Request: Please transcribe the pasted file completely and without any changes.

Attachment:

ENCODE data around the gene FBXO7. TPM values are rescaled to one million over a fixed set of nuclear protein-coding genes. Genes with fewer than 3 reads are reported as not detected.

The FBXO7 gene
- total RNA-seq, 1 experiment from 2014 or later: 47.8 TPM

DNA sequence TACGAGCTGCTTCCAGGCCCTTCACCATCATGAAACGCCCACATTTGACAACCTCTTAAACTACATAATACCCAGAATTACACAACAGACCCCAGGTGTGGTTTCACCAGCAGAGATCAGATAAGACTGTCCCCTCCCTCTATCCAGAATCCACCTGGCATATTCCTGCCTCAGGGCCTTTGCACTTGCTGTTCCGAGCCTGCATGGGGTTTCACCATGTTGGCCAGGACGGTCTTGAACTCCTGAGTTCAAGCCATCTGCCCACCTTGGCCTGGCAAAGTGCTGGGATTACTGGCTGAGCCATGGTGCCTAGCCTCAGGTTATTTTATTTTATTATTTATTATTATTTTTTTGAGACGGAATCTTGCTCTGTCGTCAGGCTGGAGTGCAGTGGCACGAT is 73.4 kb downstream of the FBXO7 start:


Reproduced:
ENCODE data around the gene FBXO7. TPM values are rescaled to one million over a fixed set of nuclear protein-coding genes. Genes with fewer than 3 reads are reported as not detected.

The FBXO7 gene
- total RNA-seq, 1 experiment from 2014 or later: 47.8 TPM

DNA sequence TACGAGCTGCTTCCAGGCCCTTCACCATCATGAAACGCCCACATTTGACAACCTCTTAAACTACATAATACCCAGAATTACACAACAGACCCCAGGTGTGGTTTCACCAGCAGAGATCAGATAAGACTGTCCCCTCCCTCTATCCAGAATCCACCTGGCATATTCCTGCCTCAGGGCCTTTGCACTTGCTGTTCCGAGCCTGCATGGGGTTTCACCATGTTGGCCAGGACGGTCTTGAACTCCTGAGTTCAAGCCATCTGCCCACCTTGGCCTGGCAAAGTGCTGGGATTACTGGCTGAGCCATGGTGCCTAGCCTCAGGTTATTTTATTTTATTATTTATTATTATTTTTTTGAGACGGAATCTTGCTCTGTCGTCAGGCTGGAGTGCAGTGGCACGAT is 73.4 kb downstream of the FBXO7 start: